Press Release: New Jersey State Association of Chiefs of Police Expands Leadership Training Program into Eastern Pennsylvania

NJSACOP’s Academy Continues to Grow and Thrive

TRENTON – October 15, 2021 – What began in 1992 as a leadership training program inspired by the U.S. Military Academy at West Point has resulted in more than 700 police officers across New Jersey and surrounding states receiving intensive courses in how best to lead and motivate their colleagues while fostering positive community relationships.

The work of the New Jersey State Association of Chiefs of Police (NJSACOP) has not stopped at the state line. The 13-week program – known as the NJSACOP Command and Leadership Academy – initially expanded into Delaware. It is now growing again.

NJSACOP today announced the academy will soon be serving the next generation of leaders in five counties of eastern Pennsylvania. The inaugural class will enter the program in January to take courses through the Chester County Sheriff’s Office under the direction of NJSACOP trainers.

“As a professional in law enforcement for 39 years, I immediately saw the tremendous value of New Jersey’s program and the need to bring it to Pennsylvania,” said Gerald R. Simpson, chief of the Southern Chester County Regional Police Department, “There is no doubt: Law enforcement needs more leadership training than ever, focusing on the behavioral sciences and the numerous theories of how best we can interact with one another.”

The program is set up similarly to college semesters, with the tuition-based programs offered in the spring and the fall, explained Paul Sorrentino, the academy’s program director. The curricula – following the leadership training that West Point cadets receive their junior year – focuses in four key areas: becoming a leader, motivating individual personnel, leading groups and managing environmental factors and outside influences.

“This military program translates well for supervisory officers in law enforcement preparing for the next step,” said Sorrentino, noting the trainees meet once a week, from 9 a.m. to 5 p.m., and take exams as they move through the four key areas. At the end of each class, NJSACOP holds a graduation ceremony and confers certificates.

When the program was launched in 1992-93, there were northern and southern regions established for the course in New Jersey. As the program expanded, Region 3 was added to serve Delaware, Pennsylvania, Maryland, Virginia, and southern New Jersey. Region 4 was launched last year for Middlesex and Somerset counties in New Jersey. And now Region 5 will comprise eastern Pennsylvania, through this new arrangement with the Chester County Sheriff’s Office.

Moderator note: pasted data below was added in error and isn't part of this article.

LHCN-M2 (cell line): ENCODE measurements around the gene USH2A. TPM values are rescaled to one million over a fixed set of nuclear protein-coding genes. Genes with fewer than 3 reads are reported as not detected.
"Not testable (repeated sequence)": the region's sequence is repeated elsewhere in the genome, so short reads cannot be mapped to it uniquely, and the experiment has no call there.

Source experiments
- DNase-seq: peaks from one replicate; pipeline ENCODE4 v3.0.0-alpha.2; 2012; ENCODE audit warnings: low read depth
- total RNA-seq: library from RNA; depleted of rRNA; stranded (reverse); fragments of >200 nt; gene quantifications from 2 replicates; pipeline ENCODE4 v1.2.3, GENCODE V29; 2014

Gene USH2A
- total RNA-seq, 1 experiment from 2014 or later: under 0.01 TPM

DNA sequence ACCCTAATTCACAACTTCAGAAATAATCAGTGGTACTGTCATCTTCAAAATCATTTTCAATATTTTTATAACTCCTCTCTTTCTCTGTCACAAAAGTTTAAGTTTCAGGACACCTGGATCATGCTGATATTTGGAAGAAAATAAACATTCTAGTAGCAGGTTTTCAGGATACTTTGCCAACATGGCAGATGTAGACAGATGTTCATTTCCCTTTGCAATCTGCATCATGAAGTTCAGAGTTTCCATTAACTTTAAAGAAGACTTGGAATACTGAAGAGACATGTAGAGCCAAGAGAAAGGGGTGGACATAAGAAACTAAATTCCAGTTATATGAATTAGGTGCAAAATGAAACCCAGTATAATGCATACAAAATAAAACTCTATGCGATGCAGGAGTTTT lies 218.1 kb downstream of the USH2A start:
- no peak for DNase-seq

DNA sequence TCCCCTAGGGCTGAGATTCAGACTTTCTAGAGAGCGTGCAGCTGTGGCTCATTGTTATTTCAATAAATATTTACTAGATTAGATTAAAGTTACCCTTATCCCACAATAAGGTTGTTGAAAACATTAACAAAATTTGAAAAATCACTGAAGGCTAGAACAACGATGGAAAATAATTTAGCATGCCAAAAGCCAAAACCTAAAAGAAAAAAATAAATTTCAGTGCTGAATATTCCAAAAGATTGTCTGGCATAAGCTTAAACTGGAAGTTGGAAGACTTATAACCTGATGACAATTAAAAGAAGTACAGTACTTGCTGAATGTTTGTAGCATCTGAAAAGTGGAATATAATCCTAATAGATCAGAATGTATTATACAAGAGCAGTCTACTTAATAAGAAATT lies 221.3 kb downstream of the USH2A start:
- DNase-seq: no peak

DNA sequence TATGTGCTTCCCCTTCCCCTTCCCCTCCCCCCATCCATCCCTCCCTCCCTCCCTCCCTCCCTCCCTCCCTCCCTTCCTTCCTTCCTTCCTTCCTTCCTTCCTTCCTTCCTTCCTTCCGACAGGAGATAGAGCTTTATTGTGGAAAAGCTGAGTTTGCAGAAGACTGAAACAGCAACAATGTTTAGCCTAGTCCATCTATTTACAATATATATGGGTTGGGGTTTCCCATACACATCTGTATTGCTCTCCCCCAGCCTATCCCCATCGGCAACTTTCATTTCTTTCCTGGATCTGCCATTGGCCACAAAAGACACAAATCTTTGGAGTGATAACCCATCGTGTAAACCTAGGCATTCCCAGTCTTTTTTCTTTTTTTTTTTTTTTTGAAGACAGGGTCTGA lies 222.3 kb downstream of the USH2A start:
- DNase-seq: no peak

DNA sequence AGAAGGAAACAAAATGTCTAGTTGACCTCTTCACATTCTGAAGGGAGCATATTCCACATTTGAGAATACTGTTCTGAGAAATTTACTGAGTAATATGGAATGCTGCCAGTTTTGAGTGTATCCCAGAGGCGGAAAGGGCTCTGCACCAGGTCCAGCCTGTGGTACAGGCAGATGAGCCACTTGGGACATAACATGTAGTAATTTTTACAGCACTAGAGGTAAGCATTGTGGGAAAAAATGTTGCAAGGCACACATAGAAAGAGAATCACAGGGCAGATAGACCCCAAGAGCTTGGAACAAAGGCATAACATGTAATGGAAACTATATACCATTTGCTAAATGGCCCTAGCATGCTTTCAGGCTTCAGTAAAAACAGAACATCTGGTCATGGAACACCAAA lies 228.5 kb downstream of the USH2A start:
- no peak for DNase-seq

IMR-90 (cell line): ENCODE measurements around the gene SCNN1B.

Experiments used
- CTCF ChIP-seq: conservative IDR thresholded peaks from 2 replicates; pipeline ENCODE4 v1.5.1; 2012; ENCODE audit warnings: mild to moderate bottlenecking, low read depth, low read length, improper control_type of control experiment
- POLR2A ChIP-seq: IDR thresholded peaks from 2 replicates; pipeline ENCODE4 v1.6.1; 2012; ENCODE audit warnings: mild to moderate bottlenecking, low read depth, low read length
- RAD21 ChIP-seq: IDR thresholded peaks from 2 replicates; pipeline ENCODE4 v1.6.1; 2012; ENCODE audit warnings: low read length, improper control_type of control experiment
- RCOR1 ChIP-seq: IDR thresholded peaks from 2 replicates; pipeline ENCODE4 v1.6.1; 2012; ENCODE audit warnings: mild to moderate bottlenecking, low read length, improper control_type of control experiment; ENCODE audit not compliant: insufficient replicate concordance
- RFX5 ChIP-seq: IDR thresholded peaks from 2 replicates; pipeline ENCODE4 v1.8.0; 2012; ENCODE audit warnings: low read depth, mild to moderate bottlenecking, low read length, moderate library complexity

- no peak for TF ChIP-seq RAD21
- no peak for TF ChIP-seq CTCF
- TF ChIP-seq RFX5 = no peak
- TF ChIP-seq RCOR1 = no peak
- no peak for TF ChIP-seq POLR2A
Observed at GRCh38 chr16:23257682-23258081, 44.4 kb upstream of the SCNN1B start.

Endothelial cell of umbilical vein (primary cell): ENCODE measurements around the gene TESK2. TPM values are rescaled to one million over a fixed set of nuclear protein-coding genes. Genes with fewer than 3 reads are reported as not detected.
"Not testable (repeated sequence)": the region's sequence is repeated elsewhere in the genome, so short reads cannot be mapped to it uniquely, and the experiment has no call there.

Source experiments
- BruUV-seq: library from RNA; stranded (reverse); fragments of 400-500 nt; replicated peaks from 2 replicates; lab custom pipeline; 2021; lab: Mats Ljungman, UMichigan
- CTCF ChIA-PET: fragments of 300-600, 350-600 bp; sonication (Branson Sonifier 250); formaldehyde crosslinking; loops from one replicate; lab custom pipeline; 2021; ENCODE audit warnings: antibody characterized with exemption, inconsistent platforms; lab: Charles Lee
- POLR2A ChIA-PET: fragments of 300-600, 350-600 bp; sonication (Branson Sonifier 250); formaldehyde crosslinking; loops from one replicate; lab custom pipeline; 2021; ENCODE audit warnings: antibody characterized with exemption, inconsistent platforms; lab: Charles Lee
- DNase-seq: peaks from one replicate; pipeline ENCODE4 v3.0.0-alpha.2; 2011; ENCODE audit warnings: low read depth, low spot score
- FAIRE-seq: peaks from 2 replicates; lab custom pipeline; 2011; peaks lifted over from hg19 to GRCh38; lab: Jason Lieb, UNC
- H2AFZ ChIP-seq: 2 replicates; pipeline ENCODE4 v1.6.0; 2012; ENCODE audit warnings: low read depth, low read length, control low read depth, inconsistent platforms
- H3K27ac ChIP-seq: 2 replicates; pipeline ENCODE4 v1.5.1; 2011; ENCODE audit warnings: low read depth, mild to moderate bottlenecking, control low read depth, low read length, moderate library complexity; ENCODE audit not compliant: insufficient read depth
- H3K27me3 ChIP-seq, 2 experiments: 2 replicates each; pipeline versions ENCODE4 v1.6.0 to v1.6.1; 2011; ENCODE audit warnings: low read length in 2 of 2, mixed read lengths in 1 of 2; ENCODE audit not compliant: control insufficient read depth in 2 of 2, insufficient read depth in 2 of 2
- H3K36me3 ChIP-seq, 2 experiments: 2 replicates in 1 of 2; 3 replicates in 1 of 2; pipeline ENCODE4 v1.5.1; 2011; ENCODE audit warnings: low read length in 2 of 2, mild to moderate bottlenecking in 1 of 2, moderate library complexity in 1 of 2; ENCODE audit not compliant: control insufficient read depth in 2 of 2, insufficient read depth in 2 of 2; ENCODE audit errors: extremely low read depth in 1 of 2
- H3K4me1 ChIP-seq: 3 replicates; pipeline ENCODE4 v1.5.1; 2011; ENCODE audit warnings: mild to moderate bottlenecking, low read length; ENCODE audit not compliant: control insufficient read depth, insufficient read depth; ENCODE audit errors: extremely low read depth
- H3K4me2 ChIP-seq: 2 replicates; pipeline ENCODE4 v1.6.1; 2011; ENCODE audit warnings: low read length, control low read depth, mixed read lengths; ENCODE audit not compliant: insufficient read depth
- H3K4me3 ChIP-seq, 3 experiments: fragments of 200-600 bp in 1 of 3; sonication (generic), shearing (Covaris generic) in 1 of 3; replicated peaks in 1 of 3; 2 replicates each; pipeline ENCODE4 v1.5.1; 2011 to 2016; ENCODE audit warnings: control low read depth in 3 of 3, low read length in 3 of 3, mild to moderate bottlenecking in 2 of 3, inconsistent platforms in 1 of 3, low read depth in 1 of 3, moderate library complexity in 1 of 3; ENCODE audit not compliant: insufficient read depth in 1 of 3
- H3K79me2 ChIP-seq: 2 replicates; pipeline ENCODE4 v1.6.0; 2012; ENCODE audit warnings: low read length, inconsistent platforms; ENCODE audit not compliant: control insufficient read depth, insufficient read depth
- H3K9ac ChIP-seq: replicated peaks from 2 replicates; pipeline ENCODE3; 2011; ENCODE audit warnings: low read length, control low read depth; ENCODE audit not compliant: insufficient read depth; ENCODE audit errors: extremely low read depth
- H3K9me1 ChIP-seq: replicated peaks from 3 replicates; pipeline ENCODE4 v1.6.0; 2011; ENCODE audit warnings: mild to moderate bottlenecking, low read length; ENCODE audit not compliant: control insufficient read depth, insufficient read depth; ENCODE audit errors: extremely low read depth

“Besides these supervisors receiving superb leadership training modeled after West Point, the program also helps them secure credits for college degrees,” Sorrentino said. “The NJSACOP has established relationships with colleges and universities, in which this course and several certification programs translate into college credits, as these supervisory officers prepare to be future leaders in their organizations.”

Region 5 is expected to enroll between 12-16 officers for the inaugural class, to be held at the Chester County Government Services Center in West Chester, Pa., although total enrollment can reach 30 trainees.

“I am delighted to play a small role in what I know is a tremendous opportunity for first responders in our region,” said Chester County Sheriff Fredda Maddox. “Since the killing of George Floyd placed law enforcement and first responders in the national spotlight, the public has demanded that law enforcement and other first responders receive more leadership and professional training.

“I am fortunate to work with Chief Simpson and other progressive agency leaders who were already ahead of police reform when they started the Command and Leadership Academy to create transformational leadership.”

Simpson expressed appreciation to the NJSACOP for this new level of training.

“It is vital to run a healthy organization with strong, positive leadership,” Simpson said. “In turn, we can then best serve the public. It has been a terrific experience working with the NJSACOP, and we are pleased to expand our relationship in this new way.”

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